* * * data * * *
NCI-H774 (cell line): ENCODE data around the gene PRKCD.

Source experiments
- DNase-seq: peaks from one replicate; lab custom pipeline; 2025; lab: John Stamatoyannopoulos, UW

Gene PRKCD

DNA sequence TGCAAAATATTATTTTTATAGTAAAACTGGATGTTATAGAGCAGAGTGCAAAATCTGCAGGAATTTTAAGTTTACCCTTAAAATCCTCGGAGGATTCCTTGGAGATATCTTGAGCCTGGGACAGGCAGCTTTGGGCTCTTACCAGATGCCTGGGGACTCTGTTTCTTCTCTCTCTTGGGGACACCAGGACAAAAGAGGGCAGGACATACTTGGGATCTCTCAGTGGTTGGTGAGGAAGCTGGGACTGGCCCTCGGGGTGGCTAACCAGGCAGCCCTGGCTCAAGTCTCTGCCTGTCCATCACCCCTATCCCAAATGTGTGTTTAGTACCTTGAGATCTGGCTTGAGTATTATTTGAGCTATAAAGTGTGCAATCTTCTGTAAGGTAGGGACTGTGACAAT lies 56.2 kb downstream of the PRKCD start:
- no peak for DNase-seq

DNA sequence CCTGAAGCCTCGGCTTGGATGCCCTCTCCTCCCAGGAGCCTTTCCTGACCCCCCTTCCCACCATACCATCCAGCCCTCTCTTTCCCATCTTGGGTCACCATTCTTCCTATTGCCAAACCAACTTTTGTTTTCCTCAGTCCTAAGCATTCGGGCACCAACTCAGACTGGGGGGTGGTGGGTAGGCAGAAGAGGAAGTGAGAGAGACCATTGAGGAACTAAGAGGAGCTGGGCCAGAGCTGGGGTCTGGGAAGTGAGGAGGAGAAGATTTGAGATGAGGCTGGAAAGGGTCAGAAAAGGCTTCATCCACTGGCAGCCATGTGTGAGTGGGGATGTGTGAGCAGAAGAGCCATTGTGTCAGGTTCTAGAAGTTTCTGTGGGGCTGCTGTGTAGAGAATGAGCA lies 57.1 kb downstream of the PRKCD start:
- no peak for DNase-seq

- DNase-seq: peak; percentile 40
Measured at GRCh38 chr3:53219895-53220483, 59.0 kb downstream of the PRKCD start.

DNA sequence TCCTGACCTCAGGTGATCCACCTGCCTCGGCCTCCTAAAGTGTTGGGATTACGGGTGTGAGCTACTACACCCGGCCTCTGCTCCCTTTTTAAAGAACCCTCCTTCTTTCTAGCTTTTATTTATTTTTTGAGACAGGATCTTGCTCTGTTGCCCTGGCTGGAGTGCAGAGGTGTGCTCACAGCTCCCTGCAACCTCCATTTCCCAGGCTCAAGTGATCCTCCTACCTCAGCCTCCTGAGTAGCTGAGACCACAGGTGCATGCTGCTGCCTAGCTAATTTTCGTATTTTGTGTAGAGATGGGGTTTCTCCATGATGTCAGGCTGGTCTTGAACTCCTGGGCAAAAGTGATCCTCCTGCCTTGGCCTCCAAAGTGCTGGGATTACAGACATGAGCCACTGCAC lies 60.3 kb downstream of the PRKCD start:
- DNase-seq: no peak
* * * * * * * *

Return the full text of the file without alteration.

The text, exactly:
NCI-H774 (cell line): ENCODE data around the gene PRKCD.

Source experiments
- DNase-seq: peaks from one replicate; lab custom pipeline; 2025; lab: John Stamatoyannopoulos, UW

Gene PRKCD

DNA sequence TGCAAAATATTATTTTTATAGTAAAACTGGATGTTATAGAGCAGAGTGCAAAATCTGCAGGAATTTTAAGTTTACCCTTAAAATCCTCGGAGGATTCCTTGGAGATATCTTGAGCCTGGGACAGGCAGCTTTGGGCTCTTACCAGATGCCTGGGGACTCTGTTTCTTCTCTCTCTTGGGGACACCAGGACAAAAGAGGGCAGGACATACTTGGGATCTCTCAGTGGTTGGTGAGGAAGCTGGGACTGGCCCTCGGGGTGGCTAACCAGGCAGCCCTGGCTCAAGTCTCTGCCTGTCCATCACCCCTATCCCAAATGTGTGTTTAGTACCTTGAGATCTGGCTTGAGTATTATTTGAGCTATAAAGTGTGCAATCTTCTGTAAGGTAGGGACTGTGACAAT lies 56.2 kb downstream of the PRKCD start:
- no peak for DNase-seq

DNA sequence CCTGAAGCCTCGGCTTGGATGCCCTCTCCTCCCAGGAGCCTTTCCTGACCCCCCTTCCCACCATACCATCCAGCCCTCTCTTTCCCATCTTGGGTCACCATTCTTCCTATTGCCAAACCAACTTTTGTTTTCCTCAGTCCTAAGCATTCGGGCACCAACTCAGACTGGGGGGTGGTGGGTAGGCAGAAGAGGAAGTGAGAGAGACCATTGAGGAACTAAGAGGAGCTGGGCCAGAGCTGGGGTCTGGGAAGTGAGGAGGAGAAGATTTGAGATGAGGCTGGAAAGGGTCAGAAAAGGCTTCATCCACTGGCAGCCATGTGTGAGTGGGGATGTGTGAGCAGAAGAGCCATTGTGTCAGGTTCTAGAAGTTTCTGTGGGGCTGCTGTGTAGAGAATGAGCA lies 57.1 kb downstream of the PRKCD start:
- no peak for DNase-seq

- DNase-seq: peak; percentile 40
Measured at GRCh38 chr3:53219895-53220483, 59.0 kb downstream of the PRKCD start.

DNA sequence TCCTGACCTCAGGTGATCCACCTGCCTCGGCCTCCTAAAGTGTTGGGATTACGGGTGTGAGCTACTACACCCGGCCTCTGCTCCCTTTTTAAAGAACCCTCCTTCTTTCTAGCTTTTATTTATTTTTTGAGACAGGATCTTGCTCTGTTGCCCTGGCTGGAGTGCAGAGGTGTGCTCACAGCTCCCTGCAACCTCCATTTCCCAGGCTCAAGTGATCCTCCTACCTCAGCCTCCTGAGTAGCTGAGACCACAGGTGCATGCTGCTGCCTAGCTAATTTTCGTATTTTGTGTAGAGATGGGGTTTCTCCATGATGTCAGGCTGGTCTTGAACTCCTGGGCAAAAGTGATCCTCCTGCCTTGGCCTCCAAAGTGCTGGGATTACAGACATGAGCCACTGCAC lies 60.3 kb downstream of the PRKCD start:
- DNase-seq: no peak